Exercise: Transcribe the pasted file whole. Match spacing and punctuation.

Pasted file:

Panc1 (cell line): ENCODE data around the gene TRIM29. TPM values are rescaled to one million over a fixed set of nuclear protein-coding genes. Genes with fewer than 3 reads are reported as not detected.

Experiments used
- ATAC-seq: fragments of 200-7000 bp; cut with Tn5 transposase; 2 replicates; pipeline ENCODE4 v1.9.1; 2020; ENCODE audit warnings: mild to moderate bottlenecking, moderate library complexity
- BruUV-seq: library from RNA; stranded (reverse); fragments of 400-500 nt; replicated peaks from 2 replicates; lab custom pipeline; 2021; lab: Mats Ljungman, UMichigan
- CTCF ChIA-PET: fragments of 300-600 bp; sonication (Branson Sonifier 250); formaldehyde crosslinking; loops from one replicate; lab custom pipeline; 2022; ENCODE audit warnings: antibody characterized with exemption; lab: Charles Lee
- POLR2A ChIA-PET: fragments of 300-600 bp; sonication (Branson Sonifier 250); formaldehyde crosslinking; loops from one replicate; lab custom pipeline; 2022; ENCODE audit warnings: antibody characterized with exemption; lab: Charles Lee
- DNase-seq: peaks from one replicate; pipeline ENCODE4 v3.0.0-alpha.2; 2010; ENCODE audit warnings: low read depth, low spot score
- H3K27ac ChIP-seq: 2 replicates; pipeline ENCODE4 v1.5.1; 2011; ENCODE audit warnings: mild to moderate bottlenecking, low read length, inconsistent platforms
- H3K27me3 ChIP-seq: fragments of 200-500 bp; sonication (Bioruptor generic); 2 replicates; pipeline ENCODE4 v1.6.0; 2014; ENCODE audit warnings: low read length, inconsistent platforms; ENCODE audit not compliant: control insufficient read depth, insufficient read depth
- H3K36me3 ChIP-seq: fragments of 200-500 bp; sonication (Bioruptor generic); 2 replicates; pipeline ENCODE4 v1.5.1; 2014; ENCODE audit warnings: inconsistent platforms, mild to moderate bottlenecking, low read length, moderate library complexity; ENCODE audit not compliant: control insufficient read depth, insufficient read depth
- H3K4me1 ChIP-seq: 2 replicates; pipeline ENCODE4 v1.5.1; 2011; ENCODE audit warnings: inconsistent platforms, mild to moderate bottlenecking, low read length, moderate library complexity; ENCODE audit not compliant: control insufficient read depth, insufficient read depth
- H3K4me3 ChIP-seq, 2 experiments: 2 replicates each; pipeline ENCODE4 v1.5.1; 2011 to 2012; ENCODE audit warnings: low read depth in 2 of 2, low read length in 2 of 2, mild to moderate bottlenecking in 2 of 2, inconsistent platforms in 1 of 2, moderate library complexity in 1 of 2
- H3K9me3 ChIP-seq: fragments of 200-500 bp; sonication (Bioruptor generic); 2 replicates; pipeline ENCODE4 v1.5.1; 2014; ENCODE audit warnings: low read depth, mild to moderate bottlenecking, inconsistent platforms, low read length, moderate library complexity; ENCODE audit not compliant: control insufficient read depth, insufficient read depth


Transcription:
Panc1 (cell line): ENCODE data around the gene TRIM29. TPM values are rescaled to one million over a fixed set of nuclear protein-coding genes. Genes with fewer than 3 reads are reported as not detected.

Experiments used
- ATAC-seq: fragments of 200-7000 bp; cut with Tn5 transposase; 2 replicates; pipeline ENCODE4 v1.9.1; 2020; ENCODE audit warnings: mild to moderate bottlenecking, moderate library complexity
- BruUV-seq: library from RNA; stranded (reverse); fragments of 400-500 nt; replicated peaks from 2 replicates; lab custom pipeline; 2021; lab: Mats Ljungman, UMichigan
- CTCF ChIA-PET: fragments of 300-600 bp; sonication (Branson Sonifier 250); formaldehyde crosslinking; loops from one replicate; lab custom pipeline; 2022; ENCODE audit warnings: antibody characterized with exemption; lab: Charles Lee
- POLR2A ChIA-PET: fragments of 300-600 bp; sonication (Branson Sonifier 250); formaldehyde crosslinking; loops from one replicate; lab custom pipeline; 2022; ENCODE audit warnings: antibody characterized with exemption; lab: Charles Lee
- DNase-seq: peaks from one replicate; pipeline ENCODE4 v3.0.0-alpha.2; 2010; ENCODE audit warnings: low read depth, low spot score
- H3K27ac ChIP-seq: 2 replicates; pipeline ENCODE4 v1.5.1; 2011; ENCODE audit warnings: mild to moderate bottlenecking, low read length, inconsistent platforms
- H3K27me3 ChIP-seq: fragments of 200-500 bp; sonication (Bioruptor generic); 2 replicates; pipeline ENCODE4 v1.6.0; 2014; ENCODE audit warnings: low read length, inconsistent platforms; ENCODE audit not compliant: control insufficient read depth, insufficient read depth
- H3K36me3 ChIP-seq: fragments of 200-500 bp; sonication (Bioruptor generic); 2 replicates; pipeline ENCODE4 v1.5.1; 2014; ENCODE audit warnings: inconsistent platforms, mild to moderate bottlenecking, low read length, moderate library complexity; ENCODE audit not compliant: control insufficient read depth, insufficient read depth
- H3K4me1 ChIP-seq: 2 replicates; pipeline ENCODE4 v1.5.1; 2011; ENCODE audit warnings: inconsistent platforms, mild to moderate bottlenecking, low read length, moderate library complexity; ENCODE audit not compliant: control insufficient read depth, insufficient read depth
- H3K4me3 ChIP-seq, 2 experiments: 2 replicates each; pipeline ENCODE4 v1.5.1; 2011 to 2012; ENCODE audit warnings: low read depth in 2 of 2, low read length in 2 of 2, mild to moderate bottlenecking in 2 of 2, inconsistent platforms in 1 of 2, moderate library complexity in 1 of 2
- H3K9me3 ChIP-seq: fragments of 200-500 bp; sonication (Bioruptor generic); 2 replicates; pipeline ENCODE4 v1.5.1; 2014; ENCODE audit warnings: low read depth, mild to moderate bottlenecking, inconsistent platforms, low read length, moderate library complexity; ENCODE audit not compliant: control insufficient read depth, insufficient read depth